Roberts, one of these officers, heads into the zone on a mission to cure the sick and find Stevens, his predecessor who never returned from his mission. Roberts quickly discovers Stevens is dead and a tyrannical religious leader named Ward Healer Tragg erects himself as a new god in the post-apocalyptic wasteland. Tragg claims to want the return of medical science, as long as he remains on top. Roberts plays along, curing the sick while Tragg preaches hellfire. Tragg, who appears to be white, controls like a pet a black woman named Rose, who cares for the children of the Strongholders who reside, “holed up, in a crowded fortress-like settlement” (125). Roberts tries to follow the rule of missionary work, “never force yourself on people” (124), but his attempt to cure a sick child in Tragg’s absence hastens a final confrontation.

The historian in me adores teaching the Reconstruction era (1865-1877) to my students. I get excited with them as they read Freedman’s Bureau officer reports on new schools and break down the challenges facing the Republican Party, with its factions, during Andrew Johnson’s presidency. I find myself deeply moved by the first generation of black politicians, elected soon after the Reconstruction Acts of 1867, who attempted to fight for their communities in the face of violence and intimidation before disenfranchisement pushed them from office. Skal’s reimagined Reconstruction tale remains far too short and surface to push his analogies in more than a cursory direction. The bits are fine but there isn’t much polish. Ultimately, “Chains” retreads basic science vs. religion ground covered by so many.

I can’t recommend this one.


3.25/5 (Above Average)

Tom Purdom’s “Courting Time” first appeared in Galaxy Magazine, ed. Frederik Pohl (February 1966). You can read it online here.

“Courting Time” might be one of the earlier SF stories focused exclusively on a polyamorous relationship. While there are earlier references (I list a few I remember below) in science fiction, Purdom centers the entire narrative around a young musician, Verino Schell, and his courtship of a 7-member spousal group (3 men and 4 women). The story follows Verino’s realization that he isn’t just in love with Leeba Zest, but each and everyone in the unit: “Not Leeba! You! Your family! The Twenty-First Century!” (57). Purdom implies that it’s more platonic love between between same-sex members.

Purdom explores how a group family might function. First, everyone in the family votes must agree to add a new member. Verino realizes that while Leeba wants him, she will join in unity with the other family members, each of which she also needs. Each member of the family takes on different roles. Kelios and Margaret Zest act as the main mother and father of the group’s many children. Fileesa is a “careerwoman” — a “first-rate historian and socio-economic forecaster” (52). Terita appears to be a sex symbol idol or model of some sort. John is an artist. And Rafe takes the role of primary earner in his position as tourism director, representing Paris and Ibadan at the upcoming Worlds Fair. The family as a whole ranks among the 1% in the future–albeit, a future with far less poverty. This setup is not for those without disposable income!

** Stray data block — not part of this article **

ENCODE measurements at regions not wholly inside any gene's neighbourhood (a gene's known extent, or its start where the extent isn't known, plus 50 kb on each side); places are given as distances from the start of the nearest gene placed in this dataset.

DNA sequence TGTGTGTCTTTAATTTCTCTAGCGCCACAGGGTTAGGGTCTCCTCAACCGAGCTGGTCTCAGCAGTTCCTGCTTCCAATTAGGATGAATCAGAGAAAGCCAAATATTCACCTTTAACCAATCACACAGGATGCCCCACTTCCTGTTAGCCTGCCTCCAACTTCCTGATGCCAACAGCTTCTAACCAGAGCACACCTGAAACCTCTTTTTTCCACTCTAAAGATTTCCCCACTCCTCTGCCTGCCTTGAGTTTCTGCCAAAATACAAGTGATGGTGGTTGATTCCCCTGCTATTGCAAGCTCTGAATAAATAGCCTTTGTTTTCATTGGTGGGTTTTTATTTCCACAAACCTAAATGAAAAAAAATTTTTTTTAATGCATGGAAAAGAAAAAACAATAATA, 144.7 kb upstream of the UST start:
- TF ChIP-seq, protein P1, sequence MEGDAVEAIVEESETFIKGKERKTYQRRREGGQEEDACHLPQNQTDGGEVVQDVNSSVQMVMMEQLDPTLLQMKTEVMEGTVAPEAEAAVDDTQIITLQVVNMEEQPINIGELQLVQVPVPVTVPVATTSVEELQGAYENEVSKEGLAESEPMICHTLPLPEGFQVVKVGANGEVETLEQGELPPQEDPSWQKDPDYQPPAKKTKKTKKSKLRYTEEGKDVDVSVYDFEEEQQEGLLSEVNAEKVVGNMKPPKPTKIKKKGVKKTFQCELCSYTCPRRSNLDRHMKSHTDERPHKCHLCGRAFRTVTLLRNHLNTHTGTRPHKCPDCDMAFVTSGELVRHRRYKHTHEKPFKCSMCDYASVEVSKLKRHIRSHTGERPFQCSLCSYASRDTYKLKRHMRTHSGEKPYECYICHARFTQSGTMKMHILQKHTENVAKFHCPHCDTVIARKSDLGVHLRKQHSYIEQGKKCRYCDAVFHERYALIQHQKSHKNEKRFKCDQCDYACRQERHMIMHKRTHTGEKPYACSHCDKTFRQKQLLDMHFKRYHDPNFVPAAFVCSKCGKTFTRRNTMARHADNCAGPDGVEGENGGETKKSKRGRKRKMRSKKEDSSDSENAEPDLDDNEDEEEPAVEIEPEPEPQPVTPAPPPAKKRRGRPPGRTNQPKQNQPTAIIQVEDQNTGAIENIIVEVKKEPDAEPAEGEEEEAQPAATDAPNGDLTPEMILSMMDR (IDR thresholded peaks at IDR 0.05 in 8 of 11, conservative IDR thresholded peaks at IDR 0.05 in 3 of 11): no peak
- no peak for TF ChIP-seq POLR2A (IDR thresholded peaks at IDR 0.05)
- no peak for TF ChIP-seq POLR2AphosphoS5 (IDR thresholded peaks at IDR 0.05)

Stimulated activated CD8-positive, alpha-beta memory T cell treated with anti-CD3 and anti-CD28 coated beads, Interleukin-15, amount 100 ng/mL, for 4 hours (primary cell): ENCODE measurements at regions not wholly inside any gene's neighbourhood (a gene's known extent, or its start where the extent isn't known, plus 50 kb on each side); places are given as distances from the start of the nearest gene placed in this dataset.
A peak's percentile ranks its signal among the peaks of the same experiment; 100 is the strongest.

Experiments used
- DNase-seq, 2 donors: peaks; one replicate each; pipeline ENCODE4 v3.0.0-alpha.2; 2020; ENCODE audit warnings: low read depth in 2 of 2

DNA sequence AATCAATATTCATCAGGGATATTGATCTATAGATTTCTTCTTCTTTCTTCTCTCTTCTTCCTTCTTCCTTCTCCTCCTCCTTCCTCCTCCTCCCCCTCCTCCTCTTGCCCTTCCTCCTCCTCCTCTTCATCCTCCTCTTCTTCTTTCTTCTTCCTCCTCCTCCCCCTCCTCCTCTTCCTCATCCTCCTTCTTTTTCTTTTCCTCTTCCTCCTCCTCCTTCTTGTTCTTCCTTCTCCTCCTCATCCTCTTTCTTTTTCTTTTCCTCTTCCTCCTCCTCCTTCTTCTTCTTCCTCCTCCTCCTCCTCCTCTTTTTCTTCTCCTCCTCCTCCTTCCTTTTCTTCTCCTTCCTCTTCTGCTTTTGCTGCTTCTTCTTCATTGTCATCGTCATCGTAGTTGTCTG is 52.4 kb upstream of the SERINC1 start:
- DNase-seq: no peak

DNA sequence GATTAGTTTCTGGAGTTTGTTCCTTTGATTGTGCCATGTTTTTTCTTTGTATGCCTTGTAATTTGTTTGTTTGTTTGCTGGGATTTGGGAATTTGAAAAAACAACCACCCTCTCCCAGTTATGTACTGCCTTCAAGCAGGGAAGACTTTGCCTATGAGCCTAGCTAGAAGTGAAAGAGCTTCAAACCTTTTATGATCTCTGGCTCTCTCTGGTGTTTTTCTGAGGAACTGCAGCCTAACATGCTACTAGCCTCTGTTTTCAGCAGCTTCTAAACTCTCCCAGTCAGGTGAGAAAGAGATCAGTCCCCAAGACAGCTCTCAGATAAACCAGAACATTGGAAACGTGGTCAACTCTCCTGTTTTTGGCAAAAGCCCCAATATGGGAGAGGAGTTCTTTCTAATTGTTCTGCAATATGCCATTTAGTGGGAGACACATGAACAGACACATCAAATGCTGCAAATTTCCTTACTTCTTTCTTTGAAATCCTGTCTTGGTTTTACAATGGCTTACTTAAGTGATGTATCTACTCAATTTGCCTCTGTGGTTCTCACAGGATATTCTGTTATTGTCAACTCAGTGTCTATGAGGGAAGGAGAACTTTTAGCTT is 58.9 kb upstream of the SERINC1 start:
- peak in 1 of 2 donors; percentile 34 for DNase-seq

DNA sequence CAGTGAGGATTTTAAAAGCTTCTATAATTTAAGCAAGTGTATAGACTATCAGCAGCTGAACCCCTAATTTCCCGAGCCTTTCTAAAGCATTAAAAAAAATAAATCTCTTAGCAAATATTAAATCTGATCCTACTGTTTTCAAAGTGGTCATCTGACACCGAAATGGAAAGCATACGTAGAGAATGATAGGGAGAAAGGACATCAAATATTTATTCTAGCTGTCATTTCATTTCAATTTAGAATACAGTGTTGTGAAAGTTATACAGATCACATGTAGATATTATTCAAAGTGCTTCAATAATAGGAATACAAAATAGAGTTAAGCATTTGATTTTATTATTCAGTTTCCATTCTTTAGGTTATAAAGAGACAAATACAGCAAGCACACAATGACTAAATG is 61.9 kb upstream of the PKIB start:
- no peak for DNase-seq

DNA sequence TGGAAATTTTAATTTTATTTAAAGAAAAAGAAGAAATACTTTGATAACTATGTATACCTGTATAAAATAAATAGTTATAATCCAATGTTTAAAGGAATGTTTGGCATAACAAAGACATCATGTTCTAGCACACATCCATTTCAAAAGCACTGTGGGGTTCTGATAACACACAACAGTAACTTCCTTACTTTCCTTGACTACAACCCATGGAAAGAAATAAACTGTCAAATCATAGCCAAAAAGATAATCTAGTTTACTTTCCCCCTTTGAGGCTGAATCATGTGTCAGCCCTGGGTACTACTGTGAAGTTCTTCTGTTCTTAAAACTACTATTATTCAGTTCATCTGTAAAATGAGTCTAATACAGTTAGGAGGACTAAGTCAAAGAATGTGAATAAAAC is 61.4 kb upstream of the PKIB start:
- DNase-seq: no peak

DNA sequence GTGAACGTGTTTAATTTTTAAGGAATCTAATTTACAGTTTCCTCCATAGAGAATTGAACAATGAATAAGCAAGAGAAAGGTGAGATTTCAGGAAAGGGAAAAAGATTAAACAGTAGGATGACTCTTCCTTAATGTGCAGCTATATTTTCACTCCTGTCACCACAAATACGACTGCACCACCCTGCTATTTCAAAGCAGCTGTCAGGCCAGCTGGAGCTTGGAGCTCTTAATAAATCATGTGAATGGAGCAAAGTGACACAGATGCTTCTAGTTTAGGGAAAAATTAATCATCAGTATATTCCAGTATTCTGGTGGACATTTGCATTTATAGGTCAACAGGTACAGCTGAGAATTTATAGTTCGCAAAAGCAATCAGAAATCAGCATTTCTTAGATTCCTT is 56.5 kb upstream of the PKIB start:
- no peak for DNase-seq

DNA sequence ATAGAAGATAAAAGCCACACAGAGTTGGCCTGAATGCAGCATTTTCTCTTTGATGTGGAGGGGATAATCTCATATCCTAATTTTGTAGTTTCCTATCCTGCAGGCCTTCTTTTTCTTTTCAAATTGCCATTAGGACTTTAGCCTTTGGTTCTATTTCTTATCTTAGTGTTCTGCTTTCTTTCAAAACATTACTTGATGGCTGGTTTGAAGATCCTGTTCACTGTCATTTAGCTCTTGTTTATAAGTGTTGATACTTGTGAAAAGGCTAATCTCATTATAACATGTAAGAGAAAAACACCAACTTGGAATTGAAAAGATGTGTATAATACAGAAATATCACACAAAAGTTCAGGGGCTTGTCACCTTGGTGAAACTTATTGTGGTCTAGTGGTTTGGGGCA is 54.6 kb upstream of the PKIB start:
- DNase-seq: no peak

There are some other nice touches throughout. Purdom suggests a twenty-first century characterized by multiculturalism–song, language, and dance–with the so-called “third world” metropolises, like Ibadan, Nigeria, rivaling Paris, France. I sense that Purdom takes seriously the mantra repeated by Verinos that “complex societies created complex people–and complex people had complex needs” (55). He does not seek to condemn or ridicule the personal, consensual, choices of others in this particular future. That said, the ending does not work. I would never accept someone into my life who attempted to kill me or someone I love.

Other SF discussions of polyamory that come to mind: Fritz Leiber’s “Nice Girl with Five Husbands” (1951); Robert Heinlein’s Strange in a Strange Land (1961); Edgar Pangborn’s Davy (1964) includes one reference to a fulfilling group marriage (MMF); Leonard Daventry’s A Man of Double Deed (1965) contains a mixed take on the topic (MFF); Heinlein’s The Moon is a Harsh Mistress (1966) suggests polyandry will be required on the Moon; the 1969 revised version of Wilson Tucker’s The Long Loud Silence (1952) contains a relationship that breaks apart when the woman decides her child is not the main character’s (MMF); and Michael Bishop’s heart-warming “Old Folks at Home” (1978), which remains my favorite sustained treatment of the theme (a variety of marriage groups).

For a bit of context, check out Gideon’s thoughts over at Galactic Journey. He knew Purdom in his later years and relates some of the context which inspired this odd story.

Recommended for its unusual premise. I’m not convinced of its literary or narrative qualities.